Meet the MTT Y2K. It will outrun a Bugatti Veyron Supersport, rev three times more than a Formula 1 car and make the mighty Suzuki Hayabusa feel like a Hero Honda Splendor.
Made by South Louisiana-based Marine Turbine Technologies (MTT), the Y2K has nothing less than a Rolls-Royce Allison 250-series gas turbine engine, usually found in, erm, helicopters.
Unleashed on the world way back in 2000, the original Y2K hyperbike, the yellow one in the inset, had a 320-horsepower engine that, the brochure claims, made peak power at no less than 54,000rpm (compressor speed) and churned out more torque than a Lamborghini Gallardo. All in a motorcycle that weighed 30kg less than a Hayabusa! It even had 200-section rear tyres mounted on carbon-fibre wheels.
Performance, as you might have already guessed, was off the charts. In the time it takes a Veyron to do 180kph, the Y2K would do 320kph (5.4sec, and we’re wondering how the rider hung on!) and top speed was an eye-watering 402kph.
Then, since that absurd top speed and 320bhp simply wasn’t enough for everybody, MTT introduced a 420bhp version called the Y2K Streetfighter. This one had a larger swingarm, wider 240-section rear tyres, bigger fuel tank and an enhanced cooling system.
Cut to the present and MTT is working on the red bike you see. Due for its launch in the United Kingdom in mid-2013, it’s the latest version of the Y2K that uses a Rolls-Royce 250 C-20B gas turbine engine rated to 420bhp and a claimed, if yet unproven, top speed of 440kph. It is currently undergoing wind-tunnel testing in the UK to determine what changes should be made to allow the bike to run at such speeds without, you know, taking off.
The new bike, when it’s out, will resemble the exclusive rendering pictured here.
The best bit is that MTT is currently thinking of selling it in India. It has, in fact, imported one example of the Y2K here via its distributor, Viva Motorsports, to gauge Indian interest. It will be on display at The India Bike Week in Goa on the 2nd and 3rd of February 2013, so us mere mortals can eyeball it and hopefully hear its fighter-jet-like exhaust note as well.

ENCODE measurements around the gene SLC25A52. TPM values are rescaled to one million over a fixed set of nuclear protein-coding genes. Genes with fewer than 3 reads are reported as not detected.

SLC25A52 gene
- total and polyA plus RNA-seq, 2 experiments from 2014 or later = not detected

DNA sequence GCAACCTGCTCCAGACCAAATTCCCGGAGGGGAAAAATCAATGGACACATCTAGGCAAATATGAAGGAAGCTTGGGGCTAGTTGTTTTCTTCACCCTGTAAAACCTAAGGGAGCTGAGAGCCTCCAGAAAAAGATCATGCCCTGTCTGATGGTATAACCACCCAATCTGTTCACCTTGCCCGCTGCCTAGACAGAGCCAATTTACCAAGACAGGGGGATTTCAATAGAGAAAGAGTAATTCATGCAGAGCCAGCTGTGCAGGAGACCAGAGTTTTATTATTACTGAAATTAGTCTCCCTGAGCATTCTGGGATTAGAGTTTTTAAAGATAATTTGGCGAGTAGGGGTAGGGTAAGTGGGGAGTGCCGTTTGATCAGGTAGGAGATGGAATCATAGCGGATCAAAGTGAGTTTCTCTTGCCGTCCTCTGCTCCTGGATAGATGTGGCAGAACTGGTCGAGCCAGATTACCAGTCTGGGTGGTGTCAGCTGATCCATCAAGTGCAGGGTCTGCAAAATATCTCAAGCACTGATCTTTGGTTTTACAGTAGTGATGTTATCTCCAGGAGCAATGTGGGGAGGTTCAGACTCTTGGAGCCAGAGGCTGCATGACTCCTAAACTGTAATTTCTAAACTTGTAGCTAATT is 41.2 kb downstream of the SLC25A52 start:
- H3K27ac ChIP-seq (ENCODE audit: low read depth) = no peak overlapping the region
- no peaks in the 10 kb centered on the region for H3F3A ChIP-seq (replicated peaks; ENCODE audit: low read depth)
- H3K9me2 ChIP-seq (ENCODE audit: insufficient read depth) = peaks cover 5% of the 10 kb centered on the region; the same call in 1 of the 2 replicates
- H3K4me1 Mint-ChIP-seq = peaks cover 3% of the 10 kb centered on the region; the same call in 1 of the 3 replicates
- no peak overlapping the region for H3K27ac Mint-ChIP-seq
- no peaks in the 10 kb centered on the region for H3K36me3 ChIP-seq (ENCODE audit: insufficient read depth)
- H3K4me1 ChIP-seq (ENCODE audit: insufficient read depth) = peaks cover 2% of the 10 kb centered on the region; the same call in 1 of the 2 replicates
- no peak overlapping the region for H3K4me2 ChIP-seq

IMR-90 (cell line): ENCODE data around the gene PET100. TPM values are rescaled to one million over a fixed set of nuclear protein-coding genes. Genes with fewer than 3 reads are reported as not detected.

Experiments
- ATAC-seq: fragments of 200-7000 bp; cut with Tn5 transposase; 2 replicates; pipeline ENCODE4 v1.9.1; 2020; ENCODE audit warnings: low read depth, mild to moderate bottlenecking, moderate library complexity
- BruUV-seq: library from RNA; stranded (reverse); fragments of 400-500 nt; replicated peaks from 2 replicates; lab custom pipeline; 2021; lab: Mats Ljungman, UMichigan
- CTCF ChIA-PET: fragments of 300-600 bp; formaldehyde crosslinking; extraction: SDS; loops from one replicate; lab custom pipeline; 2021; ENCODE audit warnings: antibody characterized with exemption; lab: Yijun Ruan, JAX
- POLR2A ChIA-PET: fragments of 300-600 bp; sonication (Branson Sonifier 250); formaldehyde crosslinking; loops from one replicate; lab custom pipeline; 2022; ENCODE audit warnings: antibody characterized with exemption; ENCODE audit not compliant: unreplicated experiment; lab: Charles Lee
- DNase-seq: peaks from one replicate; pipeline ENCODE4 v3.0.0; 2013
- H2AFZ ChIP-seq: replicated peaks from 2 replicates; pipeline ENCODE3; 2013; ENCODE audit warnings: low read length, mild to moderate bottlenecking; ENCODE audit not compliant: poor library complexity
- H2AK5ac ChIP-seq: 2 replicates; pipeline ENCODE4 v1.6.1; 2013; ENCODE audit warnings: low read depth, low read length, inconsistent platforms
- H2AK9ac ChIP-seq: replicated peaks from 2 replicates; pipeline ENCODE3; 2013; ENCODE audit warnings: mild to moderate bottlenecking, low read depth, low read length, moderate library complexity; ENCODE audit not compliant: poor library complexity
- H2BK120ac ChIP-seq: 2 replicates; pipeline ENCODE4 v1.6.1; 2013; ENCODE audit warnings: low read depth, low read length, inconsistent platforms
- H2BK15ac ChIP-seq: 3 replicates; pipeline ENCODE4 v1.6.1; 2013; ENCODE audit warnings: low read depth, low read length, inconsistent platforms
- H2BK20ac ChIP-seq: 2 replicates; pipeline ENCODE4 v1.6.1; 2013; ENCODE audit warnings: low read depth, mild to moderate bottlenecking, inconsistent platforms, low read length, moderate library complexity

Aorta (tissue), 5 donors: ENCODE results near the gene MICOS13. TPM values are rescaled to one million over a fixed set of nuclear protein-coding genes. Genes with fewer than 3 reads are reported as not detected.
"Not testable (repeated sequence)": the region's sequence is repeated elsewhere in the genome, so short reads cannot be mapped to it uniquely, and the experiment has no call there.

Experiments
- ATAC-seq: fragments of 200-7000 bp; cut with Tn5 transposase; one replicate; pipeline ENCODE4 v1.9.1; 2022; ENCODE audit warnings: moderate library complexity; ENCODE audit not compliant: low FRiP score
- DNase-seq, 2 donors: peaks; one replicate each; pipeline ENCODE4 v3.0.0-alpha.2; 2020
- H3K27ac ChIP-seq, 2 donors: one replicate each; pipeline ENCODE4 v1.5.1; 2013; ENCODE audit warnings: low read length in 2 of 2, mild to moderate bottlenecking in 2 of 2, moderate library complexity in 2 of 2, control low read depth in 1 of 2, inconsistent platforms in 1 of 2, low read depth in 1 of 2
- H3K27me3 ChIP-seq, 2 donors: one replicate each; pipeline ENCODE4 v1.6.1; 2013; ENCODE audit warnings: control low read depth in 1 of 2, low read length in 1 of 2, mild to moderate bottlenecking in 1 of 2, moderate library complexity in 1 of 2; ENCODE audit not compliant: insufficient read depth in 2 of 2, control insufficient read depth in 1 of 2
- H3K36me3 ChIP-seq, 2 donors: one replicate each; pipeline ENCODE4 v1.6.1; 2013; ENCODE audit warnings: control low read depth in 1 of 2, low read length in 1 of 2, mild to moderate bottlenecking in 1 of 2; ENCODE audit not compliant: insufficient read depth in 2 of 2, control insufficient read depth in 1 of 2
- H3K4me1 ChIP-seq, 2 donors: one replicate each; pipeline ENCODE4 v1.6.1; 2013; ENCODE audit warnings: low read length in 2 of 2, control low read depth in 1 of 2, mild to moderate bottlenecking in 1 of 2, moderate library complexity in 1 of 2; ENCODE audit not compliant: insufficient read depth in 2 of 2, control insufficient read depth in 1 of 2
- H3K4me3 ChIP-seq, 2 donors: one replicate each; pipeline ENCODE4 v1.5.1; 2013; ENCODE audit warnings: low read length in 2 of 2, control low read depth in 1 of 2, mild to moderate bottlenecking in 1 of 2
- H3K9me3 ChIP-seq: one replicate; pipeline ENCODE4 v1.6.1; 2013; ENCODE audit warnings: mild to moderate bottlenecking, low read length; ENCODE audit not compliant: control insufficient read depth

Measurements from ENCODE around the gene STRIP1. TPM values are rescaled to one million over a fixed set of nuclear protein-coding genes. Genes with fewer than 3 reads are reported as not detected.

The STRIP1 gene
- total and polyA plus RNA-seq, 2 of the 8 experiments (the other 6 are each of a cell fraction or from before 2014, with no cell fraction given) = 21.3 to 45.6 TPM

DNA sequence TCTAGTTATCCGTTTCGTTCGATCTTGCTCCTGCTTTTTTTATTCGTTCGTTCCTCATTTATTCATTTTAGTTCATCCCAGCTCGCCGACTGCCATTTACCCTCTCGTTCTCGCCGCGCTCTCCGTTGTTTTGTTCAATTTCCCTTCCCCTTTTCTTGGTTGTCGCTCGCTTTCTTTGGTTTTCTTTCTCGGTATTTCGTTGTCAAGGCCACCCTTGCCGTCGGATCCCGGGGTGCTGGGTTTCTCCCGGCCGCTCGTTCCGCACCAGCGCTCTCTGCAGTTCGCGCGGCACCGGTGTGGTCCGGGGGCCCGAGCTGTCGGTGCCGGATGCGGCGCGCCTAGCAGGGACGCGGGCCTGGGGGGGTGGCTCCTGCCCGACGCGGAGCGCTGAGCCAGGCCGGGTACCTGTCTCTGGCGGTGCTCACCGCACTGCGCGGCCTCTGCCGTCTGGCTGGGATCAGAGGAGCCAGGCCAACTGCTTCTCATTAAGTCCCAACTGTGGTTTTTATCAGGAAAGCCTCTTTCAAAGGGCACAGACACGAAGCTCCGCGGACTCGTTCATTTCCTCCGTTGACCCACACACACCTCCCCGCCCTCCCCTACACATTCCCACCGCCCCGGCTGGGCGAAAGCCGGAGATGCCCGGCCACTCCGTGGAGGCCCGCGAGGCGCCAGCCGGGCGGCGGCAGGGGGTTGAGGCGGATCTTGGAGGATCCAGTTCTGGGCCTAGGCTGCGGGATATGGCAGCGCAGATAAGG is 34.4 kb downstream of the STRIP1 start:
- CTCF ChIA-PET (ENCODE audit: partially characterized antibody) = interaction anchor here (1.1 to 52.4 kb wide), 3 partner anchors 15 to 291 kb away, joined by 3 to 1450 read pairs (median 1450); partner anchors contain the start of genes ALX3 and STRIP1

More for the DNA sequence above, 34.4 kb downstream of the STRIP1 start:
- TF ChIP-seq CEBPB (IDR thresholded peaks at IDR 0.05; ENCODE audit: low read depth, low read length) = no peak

As for the money, the Y2K retails for Rs 1 crore in the US of A, so expect it to cost roughly twice that if and when it comes to India.
A word of advice: If you do see one on the road here, keep your distance. The jet wash just might melt your bumper off!
GAS IT UP
The Y2K, unlike other jet-propelled, land-bound vehicles, doesn’t use pure thrust to get it to move. No, the Y2K’s engine is connected to the rear wheel via a proprietary two-speed automatic transmission. To adapt the engine to run on the ground, MTT has turned it upside down so the exhaust can exit downwards. Also, it has the necessary hydraulic pump that allows it to be mated to the transmission.
The whole shebang is controlled by MTT’s engine management system, which protects the engine from hot starts (vaguely similar to a meltdown in a piston engine) and continuously
monitors the powertrain to help prevent engine and driveline failures. It runs on kerosene, but has been adapted to run on diesel or Jet A1 fuel as well.
Not too many details have been released about the new bike, but the engine of the Y2K Streetfighter sits in an aluminium alloy frame, carbon-fibre fairing, inverted forks at the front and
a monoshock at the rear. Brakes are via saucepan-size discs front and rear. You can expect more-or-less the same underpinnings for the new bike.